Since the story of Ponce and the fountain of youth is a fiction, it is not unreasonable to also consider it in the context of aesthetics—that is, its value as a story. While Oviedo intended for his story to be taken as true, he can be considered an artist (in this case, a writer of fiction and the father of the myth). Looked at as a work of fiction, the story does relate what may happen—after all, it certainly seems possible for a person to quest for something that does not exist. To use an example from the same time, Orellana and Pizarro went searching for the legendary city of El Dorado (unless, of course, this is just another fiction).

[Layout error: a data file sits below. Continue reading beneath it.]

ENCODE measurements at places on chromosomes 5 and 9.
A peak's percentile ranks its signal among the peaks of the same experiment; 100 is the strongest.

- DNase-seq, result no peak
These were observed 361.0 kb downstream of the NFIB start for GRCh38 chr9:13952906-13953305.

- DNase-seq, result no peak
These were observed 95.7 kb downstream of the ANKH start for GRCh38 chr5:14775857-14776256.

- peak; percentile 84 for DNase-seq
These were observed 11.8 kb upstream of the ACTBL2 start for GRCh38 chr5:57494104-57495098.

While it might seem a bit odd to take a lie as art, the connection between the untrue and art is well-established. In the Poetics, Aristotle notes how “Homer has chiefly taught other poets the art of telling lies skillfully” and he regards such skillful lies as a legitimate part of art. Oscar Wilde, in his “New Aesthetics” presents as his fourth doctrine that “Lying, the telling of beautiful untrue things is the proper aim of Art.” A little reflection does show that they are correct—at least in the case of fiction. After all, fiction is untrue by definition, yet is clearly a form of art. When an actor plays Hamlet and says the lines, he pours forth lie after lie. The Chronicles of Narnia are also untrue—there is no Narnia, there is no Aslan and the characters are made up. Likewise for even mundane fiction, such as Moby Dick. As such, being untrue—or even a lie in the strict sense of the term, does not disqualify a work from being art.